Acer recently entered the mobile phone market, and the Acer neoTouch is its top Windows Mobile smartphone.

Available in the UK only outside of normal network contracts, the Acer neoTouch S200 is a compact 3G smartphone taking Microsoft's latest Windows Mobile 6.5 user interface.

Updated, January 7, 2010:

Acer has its fingers in many pies, but we were surprised to see the company making its bid for the smartphone market via the Windows Mobile platform. Surely Android would have been a more obvious choice for a manufacturer coming late to the party?

Things start well for the neoTouch S200. It's neatly packaged, bears a passing resemblance to Toshiba's sleek, vast-screened TG01 smartphone and has a front that's almost nothing but mirrored display.

Acer neoTouch S200 review

The telltale Windows button, call and end-call buttons of almost every previous-generation Windows Mobile device have been swapped for more enigmatic illuminated white indicators.

The main icons (actually user-definable shortcuts) are large enough to select accurately and stand out from the background. You even get a slight haptic shudder when you choose an option.

What happens next isn't great, however. Essentially, you end up at the Windows Mobile screens many of us have toiled through before.

Given the work Microsoft acknowledged it needed to do with Windows Mobile - and seemed to have gone some way to addressing with version 6.5 - we were surprised to find what looks like version 5x on the S200. There's even a stylus input option. Not good.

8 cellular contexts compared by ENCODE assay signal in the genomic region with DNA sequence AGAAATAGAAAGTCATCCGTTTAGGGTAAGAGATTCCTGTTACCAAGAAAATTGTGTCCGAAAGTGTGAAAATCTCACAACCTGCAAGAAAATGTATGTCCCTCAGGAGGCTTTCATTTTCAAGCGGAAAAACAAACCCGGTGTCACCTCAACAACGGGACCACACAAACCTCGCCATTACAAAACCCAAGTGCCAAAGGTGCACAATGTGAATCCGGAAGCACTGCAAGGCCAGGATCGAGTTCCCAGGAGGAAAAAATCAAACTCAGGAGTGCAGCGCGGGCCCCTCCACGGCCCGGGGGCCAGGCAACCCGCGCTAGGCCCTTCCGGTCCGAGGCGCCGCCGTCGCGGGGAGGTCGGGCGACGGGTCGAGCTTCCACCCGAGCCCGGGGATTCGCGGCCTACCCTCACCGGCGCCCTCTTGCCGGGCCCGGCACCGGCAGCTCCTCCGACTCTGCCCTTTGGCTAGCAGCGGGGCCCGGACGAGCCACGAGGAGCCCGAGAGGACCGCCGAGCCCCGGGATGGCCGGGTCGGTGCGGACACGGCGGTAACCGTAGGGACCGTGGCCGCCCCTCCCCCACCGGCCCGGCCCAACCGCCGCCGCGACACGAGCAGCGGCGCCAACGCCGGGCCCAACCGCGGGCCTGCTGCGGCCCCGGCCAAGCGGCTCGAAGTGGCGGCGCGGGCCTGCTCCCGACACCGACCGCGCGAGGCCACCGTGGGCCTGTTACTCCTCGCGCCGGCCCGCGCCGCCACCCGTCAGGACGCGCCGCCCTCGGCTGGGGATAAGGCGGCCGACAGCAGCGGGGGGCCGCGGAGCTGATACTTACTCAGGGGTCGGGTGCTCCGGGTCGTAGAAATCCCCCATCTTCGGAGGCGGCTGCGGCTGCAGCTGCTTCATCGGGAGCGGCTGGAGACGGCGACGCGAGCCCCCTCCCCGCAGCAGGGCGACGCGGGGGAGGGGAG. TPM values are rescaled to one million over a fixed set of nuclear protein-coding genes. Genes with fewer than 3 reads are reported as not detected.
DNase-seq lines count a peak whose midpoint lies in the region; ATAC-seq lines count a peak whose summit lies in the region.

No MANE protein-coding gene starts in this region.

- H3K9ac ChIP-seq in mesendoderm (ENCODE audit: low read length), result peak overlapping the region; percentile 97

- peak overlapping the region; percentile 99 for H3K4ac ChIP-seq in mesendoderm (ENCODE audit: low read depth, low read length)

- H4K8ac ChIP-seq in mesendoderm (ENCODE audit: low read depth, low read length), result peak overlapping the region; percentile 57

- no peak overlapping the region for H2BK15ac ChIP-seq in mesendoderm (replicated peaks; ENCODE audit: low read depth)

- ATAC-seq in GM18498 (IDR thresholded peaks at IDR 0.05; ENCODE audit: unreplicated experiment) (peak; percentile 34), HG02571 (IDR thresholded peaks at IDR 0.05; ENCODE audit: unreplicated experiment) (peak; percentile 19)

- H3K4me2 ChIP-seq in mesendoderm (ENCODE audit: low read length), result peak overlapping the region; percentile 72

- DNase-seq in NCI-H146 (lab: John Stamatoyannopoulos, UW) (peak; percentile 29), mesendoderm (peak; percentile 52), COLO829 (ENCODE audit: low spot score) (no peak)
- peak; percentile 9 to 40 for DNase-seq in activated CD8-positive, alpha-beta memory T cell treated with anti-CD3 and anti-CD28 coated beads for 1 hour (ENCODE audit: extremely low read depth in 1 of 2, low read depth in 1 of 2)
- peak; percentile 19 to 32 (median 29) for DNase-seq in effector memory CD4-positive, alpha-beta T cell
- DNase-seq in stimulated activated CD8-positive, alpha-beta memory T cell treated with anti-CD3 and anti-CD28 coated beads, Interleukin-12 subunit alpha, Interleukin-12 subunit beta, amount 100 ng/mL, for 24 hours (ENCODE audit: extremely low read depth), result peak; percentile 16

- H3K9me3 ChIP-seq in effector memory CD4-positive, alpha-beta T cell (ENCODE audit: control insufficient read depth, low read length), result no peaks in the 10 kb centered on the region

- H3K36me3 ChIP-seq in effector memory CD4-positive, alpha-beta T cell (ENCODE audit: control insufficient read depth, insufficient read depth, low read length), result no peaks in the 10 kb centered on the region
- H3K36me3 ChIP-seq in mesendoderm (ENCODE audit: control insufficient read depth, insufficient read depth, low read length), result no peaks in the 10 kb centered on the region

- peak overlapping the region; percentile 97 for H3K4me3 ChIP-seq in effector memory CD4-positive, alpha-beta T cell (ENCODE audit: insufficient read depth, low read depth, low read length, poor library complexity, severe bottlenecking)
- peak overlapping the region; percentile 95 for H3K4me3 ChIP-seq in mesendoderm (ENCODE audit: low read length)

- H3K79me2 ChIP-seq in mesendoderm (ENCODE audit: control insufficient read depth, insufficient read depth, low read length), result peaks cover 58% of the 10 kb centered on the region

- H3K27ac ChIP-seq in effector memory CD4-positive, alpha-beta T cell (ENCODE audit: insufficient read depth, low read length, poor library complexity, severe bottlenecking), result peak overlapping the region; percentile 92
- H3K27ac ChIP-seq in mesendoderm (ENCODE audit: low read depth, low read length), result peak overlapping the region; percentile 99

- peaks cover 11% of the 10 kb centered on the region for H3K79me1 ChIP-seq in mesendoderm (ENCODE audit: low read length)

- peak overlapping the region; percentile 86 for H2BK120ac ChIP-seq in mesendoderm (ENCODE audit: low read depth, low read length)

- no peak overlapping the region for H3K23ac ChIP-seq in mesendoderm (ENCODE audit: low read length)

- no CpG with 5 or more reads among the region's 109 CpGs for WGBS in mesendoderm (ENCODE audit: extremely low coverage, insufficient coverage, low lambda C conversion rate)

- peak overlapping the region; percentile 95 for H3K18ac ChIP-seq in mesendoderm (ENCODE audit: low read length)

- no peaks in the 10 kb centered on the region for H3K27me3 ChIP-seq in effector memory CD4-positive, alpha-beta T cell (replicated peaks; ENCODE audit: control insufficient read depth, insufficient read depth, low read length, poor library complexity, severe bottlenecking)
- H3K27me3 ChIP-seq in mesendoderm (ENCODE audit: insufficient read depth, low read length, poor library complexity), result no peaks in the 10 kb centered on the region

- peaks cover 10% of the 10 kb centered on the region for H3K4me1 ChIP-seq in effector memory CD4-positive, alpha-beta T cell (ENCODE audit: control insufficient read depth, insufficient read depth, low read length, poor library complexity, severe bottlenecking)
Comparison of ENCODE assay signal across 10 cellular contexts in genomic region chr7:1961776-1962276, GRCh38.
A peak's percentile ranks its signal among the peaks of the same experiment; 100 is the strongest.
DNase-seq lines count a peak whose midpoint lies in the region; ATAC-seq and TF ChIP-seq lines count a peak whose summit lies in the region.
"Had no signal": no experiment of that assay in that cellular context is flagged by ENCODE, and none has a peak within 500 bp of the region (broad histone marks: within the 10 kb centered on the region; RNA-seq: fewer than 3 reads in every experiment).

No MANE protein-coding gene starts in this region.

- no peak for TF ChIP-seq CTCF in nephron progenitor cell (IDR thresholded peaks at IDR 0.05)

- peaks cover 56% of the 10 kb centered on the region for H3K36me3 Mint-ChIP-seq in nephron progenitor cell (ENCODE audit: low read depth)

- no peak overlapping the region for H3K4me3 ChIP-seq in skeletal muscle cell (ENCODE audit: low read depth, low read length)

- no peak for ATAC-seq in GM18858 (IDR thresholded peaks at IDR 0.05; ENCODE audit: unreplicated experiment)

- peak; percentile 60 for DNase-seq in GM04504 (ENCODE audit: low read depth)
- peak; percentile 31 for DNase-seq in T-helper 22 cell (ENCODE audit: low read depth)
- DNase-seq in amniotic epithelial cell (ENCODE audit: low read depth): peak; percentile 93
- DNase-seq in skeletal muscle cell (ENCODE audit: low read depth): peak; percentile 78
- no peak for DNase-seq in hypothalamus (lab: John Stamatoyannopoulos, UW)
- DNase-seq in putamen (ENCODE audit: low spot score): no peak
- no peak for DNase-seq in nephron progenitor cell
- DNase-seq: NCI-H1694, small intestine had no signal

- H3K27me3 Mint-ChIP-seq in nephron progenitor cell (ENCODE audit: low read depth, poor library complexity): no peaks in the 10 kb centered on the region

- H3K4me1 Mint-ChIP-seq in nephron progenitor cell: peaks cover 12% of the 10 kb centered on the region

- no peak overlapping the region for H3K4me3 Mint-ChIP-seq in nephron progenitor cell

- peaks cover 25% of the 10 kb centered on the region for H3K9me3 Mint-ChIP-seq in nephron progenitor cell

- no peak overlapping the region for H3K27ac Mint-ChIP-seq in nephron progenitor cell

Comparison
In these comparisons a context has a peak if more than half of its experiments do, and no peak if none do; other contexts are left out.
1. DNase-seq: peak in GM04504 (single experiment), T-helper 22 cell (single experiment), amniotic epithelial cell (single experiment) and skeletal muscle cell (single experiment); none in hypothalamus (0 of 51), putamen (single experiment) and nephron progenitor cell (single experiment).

We soon worked out that pressing the Windows Start key at the top left or the curious grid at the bottom of the screen takes you to the marginally better-looking Microsoft take on icons for this phone.

You can then scroll through items as you'd expect, but do so gingerly - otherwise the S200 tends to open items unexpectedly.

Importing photos is easy - the Windows Mobile Device Centre software installs promptly and we could then drag-and-drop our snaps on to the phone icon.

They looked good on the Acer's snazzy 3.8in screen, but we'd have liked the option to auto-rotate and zoom without recourse to the menu and properties settings.

Reliance on the onscreen keyboard doesn't make for a wonderful experience, either. Typing with any accuracy is a slow process. Missed phone call and email notifications are present and correct.

NEXT: Original full review.

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